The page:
On March 20, the Maryland Office of the Secretary of State issued a notice extending the four-year statutory term for all notaries public with an active commission. The notice will remain in effect until 30 days after the state of emergency has been terminated.
Maryland regulator issues statement on working with customers affected by Coronavirus, provides regulatory relief
On March 19, the Maryland Office of the Commissioner of Financial Regulation issued a statement encouraging financial institutions to take steps to meet the financial services needs of customers and communities adversely impacted by Covid-19, stating that prudent efforts to modify the terms of an existing loan to adversely impacted borrowers will not be subject to examiner criticism. The Office also noted that it will provide regulatory relief to financial institutions affected by Covid-19 related issues, including working with institutions facing difficulty meeting regulatory reporting deadlines, making greater use of remote off-site reviews, and considering the extraordinary circumstances when determining any supervisory response to an institution’s financial condition, especially if that condition is caused by an increase in delinquent or non-performing loans.
On March 13, the Maryland Commissioner of Financial Regulation issued a bulletin advising that regulated entities should have a comprehensive disaster recovery plan in place that identifies how they will respond to various disasters and emergencies. The bulletin also identifies questions received from regulated entities and the Commissioner’s responses. Specifically, the Commissioner responded to questions regarding working from unlicensed locations, preferred methods of communication with the Commissioner, and notification to the Commissioner if a licensed business is closed because of mass quarantines during any part of an examination.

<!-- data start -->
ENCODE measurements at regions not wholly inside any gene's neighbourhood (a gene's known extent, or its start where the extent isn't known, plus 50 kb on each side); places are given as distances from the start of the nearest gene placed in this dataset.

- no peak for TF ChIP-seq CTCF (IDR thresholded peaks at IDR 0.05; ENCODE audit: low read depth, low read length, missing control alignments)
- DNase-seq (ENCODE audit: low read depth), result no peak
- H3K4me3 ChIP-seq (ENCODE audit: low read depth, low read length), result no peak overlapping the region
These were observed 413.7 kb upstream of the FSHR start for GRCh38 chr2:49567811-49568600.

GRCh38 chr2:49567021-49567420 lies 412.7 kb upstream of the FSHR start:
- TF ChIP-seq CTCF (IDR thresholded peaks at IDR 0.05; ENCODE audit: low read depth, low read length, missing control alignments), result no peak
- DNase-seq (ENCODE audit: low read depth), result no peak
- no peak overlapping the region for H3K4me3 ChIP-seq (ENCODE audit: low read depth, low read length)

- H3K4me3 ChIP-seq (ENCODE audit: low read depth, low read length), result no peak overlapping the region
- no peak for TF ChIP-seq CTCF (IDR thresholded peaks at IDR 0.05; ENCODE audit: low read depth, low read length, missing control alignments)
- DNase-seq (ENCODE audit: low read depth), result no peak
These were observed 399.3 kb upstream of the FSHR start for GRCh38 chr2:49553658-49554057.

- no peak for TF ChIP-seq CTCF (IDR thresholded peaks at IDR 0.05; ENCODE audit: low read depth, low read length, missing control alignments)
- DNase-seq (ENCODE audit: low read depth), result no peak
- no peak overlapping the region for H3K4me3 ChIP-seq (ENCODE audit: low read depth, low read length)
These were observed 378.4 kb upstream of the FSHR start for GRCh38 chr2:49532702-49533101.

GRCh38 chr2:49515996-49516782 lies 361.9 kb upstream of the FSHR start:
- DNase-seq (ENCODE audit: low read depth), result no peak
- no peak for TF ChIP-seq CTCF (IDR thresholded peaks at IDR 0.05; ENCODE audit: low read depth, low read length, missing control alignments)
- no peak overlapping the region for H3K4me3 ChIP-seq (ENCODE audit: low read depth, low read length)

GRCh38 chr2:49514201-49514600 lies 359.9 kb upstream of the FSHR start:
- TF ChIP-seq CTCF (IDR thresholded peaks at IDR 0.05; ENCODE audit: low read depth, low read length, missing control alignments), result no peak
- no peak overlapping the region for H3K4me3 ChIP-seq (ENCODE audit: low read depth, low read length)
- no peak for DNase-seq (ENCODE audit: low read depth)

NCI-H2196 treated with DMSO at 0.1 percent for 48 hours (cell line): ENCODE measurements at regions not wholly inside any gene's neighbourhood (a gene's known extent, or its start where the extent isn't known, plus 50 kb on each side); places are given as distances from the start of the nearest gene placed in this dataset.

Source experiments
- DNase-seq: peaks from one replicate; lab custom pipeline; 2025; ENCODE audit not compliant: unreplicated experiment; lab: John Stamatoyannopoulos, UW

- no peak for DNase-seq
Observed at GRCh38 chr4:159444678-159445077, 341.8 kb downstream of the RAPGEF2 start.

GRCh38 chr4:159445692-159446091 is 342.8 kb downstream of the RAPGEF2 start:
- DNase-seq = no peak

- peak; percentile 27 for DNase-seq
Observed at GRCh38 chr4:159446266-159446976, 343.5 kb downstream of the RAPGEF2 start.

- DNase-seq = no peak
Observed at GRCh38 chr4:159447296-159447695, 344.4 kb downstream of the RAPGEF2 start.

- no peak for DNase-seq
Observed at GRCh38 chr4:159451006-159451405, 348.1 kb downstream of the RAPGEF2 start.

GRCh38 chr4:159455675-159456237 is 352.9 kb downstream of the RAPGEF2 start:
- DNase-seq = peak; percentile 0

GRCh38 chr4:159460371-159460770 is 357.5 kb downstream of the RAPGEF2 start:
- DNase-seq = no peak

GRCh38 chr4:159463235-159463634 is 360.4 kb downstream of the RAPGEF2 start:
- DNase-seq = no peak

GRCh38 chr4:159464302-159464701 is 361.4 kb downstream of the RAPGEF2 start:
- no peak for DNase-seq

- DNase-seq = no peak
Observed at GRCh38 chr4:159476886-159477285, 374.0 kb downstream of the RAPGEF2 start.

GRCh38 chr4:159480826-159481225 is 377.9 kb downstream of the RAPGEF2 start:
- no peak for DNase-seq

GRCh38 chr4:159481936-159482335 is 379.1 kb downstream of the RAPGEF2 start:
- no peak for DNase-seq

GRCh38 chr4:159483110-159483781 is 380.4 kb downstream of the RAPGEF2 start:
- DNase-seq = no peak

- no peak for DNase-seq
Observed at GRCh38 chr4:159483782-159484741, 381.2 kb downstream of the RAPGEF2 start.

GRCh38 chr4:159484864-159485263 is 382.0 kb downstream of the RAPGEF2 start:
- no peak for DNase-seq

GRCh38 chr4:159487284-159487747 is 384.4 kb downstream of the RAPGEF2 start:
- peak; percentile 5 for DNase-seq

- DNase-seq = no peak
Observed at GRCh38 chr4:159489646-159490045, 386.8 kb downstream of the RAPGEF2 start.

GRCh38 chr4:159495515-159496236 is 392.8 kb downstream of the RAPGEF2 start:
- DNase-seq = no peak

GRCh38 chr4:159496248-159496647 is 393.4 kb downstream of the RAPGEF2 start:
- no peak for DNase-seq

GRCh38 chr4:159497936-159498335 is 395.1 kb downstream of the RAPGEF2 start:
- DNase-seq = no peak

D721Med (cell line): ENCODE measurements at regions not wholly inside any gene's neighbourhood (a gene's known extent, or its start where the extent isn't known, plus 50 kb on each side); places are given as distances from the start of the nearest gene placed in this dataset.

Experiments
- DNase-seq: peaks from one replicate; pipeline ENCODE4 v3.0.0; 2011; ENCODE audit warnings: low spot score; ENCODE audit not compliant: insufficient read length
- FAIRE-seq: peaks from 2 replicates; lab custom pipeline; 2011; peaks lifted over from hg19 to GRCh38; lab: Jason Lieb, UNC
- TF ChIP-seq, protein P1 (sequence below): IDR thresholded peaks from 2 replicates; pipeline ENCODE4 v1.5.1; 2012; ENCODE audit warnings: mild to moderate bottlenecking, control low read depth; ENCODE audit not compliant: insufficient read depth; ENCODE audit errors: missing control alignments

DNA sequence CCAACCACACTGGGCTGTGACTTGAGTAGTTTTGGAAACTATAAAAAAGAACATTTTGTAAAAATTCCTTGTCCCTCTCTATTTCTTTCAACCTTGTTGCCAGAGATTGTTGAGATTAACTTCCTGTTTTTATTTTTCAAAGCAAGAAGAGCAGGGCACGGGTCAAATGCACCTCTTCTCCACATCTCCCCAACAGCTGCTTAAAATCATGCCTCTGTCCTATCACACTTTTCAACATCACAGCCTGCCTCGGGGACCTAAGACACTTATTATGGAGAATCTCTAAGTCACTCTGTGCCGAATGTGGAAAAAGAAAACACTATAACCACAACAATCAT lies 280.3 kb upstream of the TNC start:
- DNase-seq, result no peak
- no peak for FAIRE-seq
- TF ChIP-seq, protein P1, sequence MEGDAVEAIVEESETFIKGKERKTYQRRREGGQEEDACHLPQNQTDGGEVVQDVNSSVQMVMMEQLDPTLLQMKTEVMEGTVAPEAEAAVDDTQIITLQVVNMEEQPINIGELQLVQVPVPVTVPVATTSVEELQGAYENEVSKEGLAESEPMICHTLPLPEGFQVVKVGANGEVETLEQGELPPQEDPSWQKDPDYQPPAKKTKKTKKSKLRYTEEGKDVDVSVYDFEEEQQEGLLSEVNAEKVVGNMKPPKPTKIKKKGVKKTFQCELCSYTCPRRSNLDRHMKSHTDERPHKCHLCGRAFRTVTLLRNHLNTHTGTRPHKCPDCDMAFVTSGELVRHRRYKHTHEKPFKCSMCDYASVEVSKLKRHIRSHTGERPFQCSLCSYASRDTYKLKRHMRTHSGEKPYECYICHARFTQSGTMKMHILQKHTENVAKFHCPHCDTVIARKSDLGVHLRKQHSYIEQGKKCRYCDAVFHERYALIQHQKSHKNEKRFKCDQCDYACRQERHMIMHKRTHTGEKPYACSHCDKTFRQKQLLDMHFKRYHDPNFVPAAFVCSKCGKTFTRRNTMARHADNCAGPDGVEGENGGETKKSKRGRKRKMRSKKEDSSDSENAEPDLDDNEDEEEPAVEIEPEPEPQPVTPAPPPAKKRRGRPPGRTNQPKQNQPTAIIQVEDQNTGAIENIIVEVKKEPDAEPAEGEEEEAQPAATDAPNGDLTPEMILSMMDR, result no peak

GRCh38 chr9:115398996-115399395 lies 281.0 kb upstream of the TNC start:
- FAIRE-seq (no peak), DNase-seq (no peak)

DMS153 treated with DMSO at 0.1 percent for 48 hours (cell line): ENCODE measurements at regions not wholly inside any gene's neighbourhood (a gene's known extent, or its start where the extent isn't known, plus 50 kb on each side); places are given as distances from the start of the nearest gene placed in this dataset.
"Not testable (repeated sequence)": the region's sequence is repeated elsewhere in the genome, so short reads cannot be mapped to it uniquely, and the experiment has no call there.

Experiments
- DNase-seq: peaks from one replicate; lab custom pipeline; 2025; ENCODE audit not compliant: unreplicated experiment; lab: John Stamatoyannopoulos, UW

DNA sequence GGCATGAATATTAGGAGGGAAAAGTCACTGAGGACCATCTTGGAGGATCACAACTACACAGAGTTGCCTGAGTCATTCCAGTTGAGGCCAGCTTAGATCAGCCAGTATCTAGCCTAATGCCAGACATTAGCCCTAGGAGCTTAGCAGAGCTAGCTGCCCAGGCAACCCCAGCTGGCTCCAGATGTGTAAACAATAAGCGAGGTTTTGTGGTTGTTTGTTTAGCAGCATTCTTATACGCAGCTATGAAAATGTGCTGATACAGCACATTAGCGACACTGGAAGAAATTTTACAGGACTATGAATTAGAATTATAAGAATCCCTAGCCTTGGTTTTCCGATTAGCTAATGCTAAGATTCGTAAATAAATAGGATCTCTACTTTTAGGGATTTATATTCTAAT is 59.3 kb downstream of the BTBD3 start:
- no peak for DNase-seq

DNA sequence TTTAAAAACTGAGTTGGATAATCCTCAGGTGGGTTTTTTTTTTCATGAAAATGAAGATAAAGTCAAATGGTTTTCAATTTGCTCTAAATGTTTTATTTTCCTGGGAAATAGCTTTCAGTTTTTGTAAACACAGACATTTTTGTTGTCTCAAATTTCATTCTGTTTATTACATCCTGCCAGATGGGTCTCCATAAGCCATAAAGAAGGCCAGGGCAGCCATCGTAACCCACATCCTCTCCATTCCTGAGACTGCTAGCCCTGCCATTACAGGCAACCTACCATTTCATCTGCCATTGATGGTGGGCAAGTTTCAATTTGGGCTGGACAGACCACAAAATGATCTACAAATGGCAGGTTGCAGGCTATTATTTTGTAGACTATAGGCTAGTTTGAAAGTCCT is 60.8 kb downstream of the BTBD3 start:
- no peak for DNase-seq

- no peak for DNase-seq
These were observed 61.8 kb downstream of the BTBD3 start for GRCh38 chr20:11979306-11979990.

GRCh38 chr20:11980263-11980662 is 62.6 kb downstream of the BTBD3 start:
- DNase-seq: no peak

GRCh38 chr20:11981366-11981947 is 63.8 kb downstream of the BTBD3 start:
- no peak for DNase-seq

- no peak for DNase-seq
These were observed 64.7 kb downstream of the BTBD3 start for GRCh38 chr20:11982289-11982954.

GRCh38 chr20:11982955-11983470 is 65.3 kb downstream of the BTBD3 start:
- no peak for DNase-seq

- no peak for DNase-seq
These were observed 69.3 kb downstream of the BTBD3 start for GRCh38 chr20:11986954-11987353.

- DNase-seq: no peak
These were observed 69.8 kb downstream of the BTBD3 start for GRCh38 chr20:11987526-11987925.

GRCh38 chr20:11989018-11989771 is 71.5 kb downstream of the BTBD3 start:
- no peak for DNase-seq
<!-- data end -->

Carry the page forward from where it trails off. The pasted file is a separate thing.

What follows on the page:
- Jeffrey P. Naimon to discuss "Post-pandemic CFPB exam preparation" at the Mortgage Bankers Association Spring Conference & Expo
- Jonice Gray Tucker to discuss "Making fair lending work for you" at the Mortgage Bankers Association Spring Conference & Expo
- Jonice Gray Tucker to discuss "Reading the tea leaves of President Biden’s initial financial appointees" at LendIt Fintech
- APPROVED Webcast: Staying in the know with Buckley regtech solutions
- Moorari K. Shah to discuss “CA, NY, federal licensing and disclosure” at the Equipment Leasing & Finance Association Legal Forum
- Jonice Gray Tucker to discuss "Compliance under Biden" at the WSJ Risk & Compliance Forum
- Sherry-Maria Safchuk to discuss UDAAP at an American Bar Association webinar
- Jeffrey P. Naimon to discuss "What to expect: The new administration and regulatory changes" at the Mortgage Bankers Association Legal Issues and Regulatory Compliance Conference
- Jonice Gray Tucker to discuss “The future of fair lending” at the Mortgage Bankers Association Legal Issues and Regulatory Compliance Conference
- Steven R. vonBerg to discuss "LO comp challenges" at the Mortgage Bankers Association Legal Issues and Regulatory Compliance Conference
- Michelle L. Rogers to discuss "Major litigation" at the Mortgage Bankers Association Legal Issues and Regulatory Compliance Conference
- Michelle L. Rogers to discuss “The False Claims Act today” at the Federal Bar Association Qui Tam Section Roundtable